BGJ 121 Winter 2000
Reviewer: Andrew Grant
This is the second volume in the Nihon Ki-in’s Small Encyclopedia series, published by Yutopian. As befits an encyclopaedia, it lists all the common fuseki patterns under thirteen categories – nirensei, sanrensei, Chinese, Shusaku etc., and gives the most popular lines of play for each, with examples from professional games.
As such it fills a gap in the Go literature between a general book on opening strategy such as In the Beginning and an in-depth study of one particular pattern such as The Chinese Opening or The Power of the Star-point. The nearest thing to this book that has existed in the past is the two-volume Modern Joseki and Fuseki, but that’s rather dated, extremely heavy going and out of print now anyway.
Professionals always say the fuseki is the most difficult part of the game, but for many amateurs it is effectively the easiest part, as they have little or no knowledge of how to play in the opening and therefore can’t think constructively about it. We’ve all seen players who rush through the first dozen moves then slow down when the fighting starts. This book is aimed at just such people in the middle to strong kyu range, though dan players will benefit from it as well.
One nice thing about the book is that it avoids getting bogged down in endless joseki variations. It is impossible to study fuseki in isolation from joseki but relatively few joseki are presented here, and those are for the most part simple lines that anyone who wants to be a strong player should know. All the joseki are presented on full board diagrams, in the context of a particular fuseki in which it is appropriate. Admittedly the large avalanche joseki is given, and that isn’t simple by any means, but it is essential knowledge when playing the nirensei pattern, and even here only two variations are listed. Considering that whole books have been written on the avalanche joseki, that shows admirable restraint.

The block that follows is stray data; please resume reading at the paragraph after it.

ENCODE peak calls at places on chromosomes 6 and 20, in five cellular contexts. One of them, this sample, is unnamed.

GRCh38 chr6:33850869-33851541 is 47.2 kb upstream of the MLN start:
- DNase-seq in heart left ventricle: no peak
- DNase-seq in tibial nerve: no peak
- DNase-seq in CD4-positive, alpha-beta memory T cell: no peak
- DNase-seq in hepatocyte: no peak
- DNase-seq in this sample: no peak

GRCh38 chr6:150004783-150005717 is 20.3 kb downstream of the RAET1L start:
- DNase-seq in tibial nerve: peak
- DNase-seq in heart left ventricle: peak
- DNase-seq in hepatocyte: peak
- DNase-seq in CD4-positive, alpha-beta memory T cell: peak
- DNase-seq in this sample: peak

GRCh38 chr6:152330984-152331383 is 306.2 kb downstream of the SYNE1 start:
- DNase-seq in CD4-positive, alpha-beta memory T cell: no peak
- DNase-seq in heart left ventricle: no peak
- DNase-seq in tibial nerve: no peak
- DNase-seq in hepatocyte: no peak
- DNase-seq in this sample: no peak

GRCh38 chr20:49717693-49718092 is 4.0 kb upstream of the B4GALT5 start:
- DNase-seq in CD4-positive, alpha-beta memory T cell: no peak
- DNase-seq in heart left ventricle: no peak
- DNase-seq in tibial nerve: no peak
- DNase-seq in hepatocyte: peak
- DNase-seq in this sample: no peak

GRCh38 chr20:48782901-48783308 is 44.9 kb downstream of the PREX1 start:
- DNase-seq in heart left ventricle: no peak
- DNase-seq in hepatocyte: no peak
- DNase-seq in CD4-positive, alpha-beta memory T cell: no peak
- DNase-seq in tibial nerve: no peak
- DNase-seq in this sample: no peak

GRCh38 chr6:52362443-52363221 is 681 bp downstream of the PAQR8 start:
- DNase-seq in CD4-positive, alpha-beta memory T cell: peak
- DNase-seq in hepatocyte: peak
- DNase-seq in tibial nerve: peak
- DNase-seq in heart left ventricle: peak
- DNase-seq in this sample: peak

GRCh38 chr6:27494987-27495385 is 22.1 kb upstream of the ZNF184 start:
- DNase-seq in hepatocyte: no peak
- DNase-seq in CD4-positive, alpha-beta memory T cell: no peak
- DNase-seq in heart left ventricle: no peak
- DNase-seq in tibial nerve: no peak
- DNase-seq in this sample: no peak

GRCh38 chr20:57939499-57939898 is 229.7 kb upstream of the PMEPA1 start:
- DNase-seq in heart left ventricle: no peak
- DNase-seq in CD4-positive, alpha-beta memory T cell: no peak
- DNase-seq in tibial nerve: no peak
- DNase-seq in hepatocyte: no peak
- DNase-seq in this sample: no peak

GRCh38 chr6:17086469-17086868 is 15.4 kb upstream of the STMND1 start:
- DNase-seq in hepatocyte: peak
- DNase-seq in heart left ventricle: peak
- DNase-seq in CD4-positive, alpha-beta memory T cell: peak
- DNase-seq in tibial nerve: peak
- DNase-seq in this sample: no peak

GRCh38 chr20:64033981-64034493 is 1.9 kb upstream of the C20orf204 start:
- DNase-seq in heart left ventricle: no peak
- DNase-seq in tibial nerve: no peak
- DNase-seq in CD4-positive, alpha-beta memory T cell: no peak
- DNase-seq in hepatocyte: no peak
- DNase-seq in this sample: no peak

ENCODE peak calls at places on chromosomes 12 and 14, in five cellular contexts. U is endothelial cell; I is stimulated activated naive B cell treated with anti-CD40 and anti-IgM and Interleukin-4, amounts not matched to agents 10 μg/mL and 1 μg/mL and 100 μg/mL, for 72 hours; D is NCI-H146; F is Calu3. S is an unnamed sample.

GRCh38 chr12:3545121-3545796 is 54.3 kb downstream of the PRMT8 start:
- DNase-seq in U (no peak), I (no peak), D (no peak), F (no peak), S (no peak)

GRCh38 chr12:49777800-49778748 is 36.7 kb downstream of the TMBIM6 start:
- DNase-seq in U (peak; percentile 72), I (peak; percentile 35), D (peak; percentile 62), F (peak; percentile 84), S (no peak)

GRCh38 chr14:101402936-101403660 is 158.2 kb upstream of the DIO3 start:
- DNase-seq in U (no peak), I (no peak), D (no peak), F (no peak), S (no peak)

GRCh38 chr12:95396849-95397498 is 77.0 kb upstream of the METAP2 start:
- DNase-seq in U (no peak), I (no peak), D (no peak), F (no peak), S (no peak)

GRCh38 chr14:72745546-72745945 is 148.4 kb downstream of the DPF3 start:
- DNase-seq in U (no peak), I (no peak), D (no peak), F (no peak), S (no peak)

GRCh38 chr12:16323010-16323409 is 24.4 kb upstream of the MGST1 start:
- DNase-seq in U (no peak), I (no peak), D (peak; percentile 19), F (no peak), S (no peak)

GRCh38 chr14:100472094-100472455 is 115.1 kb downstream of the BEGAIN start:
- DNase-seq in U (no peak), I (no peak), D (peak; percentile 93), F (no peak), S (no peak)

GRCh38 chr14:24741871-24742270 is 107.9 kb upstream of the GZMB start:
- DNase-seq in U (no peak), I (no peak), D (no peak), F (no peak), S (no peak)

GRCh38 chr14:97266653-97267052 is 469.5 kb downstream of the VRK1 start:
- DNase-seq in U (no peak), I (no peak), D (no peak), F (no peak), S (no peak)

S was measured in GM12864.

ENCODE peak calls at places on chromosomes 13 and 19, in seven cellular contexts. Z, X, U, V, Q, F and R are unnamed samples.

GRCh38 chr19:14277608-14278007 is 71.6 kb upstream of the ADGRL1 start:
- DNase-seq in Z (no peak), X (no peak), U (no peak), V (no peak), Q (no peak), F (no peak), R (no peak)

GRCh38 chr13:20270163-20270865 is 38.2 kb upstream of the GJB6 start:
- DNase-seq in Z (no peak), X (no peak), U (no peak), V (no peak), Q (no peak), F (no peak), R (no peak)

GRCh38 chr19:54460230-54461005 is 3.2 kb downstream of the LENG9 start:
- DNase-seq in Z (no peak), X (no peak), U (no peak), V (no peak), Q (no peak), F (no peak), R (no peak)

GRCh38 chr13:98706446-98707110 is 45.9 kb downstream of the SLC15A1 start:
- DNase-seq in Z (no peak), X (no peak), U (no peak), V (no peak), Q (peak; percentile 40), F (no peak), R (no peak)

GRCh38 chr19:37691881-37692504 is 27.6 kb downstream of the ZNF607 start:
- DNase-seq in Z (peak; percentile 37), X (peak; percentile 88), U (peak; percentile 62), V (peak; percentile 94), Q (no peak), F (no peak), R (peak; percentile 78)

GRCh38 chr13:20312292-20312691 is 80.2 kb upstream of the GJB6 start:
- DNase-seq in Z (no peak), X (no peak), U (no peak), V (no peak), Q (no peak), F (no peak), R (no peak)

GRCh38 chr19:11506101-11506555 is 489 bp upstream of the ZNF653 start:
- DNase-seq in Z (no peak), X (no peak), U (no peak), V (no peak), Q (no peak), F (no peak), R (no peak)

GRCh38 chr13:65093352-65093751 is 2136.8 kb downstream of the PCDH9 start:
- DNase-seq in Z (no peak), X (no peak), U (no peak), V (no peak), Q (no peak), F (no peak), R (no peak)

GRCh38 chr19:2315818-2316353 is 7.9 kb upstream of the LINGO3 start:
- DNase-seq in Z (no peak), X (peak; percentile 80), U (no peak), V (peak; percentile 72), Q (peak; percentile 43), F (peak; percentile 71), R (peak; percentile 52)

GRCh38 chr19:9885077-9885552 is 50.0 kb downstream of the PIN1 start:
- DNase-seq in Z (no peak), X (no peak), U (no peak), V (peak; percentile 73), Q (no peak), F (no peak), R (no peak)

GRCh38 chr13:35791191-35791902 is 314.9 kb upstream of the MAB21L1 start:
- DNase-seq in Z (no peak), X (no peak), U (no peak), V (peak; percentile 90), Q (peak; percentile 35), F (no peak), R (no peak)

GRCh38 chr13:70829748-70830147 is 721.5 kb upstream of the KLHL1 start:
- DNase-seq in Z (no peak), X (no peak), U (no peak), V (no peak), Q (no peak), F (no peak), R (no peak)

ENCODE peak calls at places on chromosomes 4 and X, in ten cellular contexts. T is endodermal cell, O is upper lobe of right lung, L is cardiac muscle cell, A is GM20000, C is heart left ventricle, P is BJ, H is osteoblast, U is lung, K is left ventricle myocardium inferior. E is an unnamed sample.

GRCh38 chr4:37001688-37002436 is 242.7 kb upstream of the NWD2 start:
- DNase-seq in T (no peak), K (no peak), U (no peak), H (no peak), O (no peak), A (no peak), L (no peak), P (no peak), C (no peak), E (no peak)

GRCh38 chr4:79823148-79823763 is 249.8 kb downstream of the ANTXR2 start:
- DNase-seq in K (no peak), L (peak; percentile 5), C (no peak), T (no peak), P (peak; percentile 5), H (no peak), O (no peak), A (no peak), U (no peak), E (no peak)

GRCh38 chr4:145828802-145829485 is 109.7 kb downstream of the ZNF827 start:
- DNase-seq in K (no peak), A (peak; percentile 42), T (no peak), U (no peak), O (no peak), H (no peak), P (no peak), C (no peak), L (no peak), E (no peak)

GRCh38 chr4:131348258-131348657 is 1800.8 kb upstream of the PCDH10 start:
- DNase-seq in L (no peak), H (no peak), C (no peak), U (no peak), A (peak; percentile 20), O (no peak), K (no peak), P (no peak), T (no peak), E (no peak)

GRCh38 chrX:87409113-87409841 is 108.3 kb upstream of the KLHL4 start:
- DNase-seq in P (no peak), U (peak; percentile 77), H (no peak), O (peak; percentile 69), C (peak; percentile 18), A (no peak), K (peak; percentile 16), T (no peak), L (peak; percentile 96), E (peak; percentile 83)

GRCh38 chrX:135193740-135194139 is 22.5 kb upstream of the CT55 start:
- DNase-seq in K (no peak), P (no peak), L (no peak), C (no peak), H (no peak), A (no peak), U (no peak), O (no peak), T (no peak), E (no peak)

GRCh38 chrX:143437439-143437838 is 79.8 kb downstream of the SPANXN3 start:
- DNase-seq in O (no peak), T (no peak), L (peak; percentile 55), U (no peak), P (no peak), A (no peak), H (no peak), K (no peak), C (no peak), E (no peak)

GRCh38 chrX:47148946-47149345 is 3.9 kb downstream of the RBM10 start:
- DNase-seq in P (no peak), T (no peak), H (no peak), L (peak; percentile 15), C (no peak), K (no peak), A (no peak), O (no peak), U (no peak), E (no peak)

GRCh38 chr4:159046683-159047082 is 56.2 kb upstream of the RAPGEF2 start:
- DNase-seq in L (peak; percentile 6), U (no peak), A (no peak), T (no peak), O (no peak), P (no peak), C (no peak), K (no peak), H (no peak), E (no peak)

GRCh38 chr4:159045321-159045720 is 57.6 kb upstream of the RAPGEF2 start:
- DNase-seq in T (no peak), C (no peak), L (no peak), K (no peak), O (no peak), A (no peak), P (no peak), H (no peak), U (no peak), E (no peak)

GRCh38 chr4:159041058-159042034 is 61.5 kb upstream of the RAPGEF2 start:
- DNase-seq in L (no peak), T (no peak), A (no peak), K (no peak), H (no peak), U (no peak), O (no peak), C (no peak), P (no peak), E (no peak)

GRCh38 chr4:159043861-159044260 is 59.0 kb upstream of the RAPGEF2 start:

You can read this book without a board as there are relatively few moves per diagram, though as always it is best to play the moves out on a board if you have one handy. As with joseki books, it should be studied for the ideas and concepts it contains, rather than necessarily learnt by heart. Feel free to experiment – the final chapter on ‘Unusual Openings’ should serve as a reminder that professionals are always trying out new ideas in their games. A book like this should be a guide, not a strait-jacket.
Some of Yutopian’s earlier books suffered from rather stilted English, but this has now been addressed and the text is as readable as any other Go book on the market. The fly-leaf lists a team of no fewer than eight proofreaders, though despite this a handful of minor typos have slipped through the net, mainly misspellings of the names of Japanese professionals. Probably the most glaring mistake is Hasegawa Sunao on page 225 changing sex to become Hasegawa Kayoko in the index.
All in all, this is a worthwhile addition to any aspiring player’s bookshelf.
The Fuseki Small Encyclopedia is translated and edited by Max Golem and published by Yutopian Enterprises (Y27).